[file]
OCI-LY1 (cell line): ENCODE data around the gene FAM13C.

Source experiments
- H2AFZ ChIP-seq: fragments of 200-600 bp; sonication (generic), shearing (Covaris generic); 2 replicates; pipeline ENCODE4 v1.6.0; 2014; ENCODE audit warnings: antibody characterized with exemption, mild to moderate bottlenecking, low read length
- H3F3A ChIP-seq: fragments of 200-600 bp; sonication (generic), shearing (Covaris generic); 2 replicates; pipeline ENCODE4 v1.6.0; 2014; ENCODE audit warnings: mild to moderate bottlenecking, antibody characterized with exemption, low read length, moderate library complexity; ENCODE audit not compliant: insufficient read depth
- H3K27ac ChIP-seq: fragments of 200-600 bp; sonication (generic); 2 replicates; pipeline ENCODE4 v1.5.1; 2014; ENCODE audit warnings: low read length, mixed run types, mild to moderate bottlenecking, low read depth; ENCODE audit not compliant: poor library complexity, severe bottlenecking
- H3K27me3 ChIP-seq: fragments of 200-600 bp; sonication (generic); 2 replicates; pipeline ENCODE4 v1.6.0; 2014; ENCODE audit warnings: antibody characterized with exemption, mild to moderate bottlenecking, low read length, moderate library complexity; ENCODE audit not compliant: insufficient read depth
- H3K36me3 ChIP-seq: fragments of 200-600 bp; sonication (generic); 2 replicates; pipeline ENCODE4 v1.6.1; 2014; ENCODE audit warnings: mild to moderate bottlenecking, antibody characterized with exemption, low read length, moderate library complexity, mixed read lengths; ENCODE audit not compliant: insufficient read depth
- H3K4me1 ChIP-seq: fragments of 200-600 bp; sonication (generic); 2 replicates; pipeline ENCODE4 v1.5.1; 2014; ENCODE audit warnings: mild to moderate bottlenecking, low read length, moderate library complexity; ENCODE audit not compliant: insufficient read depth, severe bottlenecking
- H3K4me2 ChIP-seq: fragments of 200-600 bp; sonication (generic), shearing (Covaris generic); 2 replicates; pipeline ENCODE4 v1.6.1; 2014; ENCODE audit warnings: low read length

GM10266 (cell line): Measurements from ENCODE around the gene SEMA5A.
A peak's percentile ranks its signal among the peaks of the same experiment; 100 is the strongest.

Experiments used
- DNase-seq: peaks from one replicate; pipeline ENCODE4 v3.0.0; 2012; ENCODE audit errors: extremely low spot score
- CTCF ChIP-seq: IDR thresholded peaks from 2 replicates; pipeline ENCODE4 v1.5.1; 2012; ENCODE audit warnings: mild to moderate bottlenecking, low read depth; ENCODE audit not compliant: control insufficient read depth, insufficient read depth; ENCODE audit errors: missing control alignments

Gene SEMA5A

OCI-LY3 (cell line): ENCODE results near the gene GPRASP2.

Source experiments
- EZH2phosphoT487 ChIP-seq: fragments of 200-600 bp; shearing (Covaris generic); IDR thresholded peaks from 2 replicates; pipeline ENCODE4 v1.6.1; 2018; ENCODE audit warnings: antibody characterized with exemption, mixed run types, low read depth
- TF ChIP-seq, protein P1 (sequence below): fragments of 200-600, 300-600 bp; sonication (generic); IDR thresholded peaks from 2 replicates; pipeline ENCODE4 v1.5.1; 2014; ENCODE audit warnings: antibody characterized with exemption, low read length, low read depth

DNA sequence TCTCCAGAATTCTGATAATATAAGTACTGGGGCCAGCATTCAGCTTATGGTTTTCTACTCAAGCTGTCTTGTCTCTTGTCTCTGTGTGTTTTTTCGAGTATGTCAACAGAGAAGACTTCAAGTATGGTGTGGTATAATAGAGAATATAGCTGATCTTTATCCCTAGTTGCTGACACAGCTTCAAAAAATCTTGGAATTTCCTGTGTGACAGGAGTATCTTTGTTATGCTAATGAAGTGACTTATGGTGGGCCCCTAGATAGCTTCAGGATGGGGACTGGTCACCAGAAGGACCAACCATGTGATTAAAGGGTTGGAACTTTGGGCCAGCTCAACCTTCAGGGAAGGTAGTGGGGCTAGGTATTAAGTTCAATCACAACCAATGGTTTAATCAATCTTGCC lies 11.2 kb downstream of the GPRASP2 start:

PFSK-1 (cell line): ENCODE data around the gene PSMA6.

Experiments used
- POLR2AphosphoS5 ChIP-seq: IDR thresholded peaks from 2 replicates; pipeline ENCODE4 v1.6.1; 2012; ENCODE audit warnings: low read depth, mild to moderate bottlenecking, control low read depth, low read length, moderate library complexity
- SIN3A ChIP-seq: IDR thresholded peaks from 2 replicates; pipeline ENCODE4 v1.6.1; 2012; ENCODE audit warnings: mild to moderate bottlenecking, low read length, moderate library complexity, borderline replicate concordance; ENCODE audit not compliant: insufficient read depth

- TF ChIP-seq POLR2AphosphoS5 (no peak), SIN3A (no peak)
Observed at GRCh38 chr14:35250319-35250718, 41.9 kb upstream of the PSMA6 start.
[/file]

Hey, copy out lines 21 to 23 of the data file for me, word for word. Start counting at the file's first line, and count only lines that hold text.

PFSK-1 (cell line): ENCODE data around the gene PSMA6.

Experiments used
- POLR2AphosphoS5 ChIP-seq: IDR thresholded peaks from 2 replicates; pipeline ENCODE4 v1.6.1; 2012; ENCODE audit warnings: low read depth, mild to moderate bottlenecking, control low read depth, low read length, moderate library complexity